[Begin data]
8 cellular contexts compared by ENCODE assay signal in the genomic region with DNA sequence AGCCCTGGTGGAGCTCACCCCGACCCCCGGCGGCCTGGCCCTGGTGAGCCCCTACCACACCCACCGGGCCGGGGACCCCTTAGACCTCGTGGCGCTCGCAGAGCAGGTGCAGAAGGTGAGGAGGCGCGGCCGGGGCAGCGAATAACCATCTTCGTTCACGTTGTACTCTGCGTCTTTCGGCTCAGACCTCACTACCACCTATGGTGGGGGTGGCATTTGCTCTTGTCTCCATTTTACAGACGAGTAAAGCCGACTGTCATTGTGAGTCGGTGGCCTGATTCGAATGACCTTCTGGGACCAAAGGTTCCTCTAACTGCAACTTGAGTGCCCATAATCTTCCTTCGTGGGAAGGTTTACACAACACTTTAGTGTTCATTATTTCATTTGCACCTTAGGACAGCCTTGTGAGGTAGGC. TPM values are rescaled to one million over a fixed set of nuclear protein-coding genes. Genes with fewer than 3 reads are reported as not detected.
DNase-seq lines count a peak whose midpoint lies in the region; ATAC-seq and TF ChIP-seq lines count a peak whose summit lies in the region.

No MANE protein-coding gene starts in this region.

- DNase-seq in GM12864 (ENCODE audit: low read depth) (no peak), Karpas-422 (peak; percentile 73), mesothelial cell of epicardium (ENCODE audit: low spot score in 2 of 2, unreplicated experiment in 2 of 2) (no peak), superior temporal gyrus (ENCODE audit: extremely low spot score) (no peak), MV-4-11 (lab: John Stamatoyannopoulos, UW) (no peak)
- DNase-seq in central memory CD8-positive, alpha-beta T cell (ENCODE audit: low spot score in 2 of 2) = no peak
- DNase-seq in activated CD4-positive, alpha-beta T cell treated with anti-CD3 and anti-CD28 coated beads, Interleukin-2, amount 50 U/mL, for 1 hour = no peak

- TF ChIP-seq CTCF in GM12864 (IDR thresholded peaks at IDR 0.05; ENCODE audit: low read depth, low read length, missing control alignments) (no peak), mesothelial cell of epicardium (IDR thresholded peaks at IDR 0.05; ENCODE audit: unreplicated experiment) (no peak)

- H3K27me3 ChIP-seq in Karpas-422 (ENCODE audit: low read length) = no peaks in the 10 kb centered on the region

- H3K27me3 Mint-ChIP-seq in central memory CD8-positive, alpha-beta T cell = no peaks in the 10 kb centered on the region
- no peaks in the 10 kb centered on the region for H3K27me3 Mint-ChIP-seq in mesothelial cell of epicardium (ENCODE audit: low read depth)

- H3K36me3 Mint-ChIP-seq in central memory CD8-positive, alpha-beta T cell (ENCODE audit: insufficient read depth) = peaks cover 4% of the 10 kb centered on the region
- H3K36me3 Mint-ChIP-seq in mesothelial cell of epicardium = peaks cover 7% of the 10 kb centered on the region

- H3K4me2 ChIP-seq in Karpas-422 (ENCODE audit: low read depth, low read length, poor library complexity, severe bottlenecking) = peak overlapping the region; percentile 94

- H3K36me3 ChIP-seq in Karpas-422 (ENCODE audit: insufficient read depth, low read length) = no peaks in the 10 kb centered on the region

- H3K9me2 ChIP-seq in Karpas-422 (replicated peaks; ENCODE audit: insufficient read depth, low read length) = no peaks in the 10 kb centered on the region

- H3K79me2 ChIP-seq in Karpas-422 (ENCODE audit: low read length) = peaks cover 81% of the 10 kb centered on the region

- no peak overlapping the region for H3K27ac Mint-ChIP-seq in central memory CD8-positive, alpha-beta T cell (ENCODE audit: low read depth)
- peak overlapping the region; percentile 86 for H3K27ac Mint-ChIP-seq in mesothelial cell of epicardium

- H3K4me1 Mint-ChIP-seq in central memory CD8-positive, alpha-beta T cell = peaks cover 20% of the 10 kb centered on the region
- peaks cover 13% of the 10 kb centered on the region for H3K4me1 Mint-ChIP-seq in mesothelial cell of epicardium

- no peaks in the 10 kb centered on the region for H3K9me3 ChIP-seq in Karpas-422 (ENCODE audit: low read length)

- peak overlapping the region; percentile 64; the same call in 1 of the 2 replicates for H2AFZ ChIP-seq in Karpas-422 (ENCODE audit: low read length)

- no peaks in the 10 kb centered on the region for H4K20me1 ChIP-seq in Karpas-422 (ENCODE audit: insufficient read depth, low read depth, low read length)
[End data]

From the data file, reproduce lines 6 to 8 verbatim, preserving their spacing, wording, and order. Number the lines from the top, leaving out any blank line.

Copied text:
- DNase-seq in activated CD4-positive, alpha-beta T cell treated with anti-CD3 and anti-CD28 coated beads, Interleukin-2, amount 50 U/mL, for 1 hour = no peak

- TF ChIP-seq CTCF in GM12864 (IDR thresholded peaks at IDR 0.05; ENCODE audit: low read depth, low read length, missing control alignments) (no peak), mesothelial cell of epicardium (IDR thresholded peaks at IDR 0.05; ENCODE audit: unreplicated experiment) (no peak)

- H3K27me3 ChIP-seq in Karpas-422 (ENCODE audit: low read length) = no peaks in the 10 kb centered on the region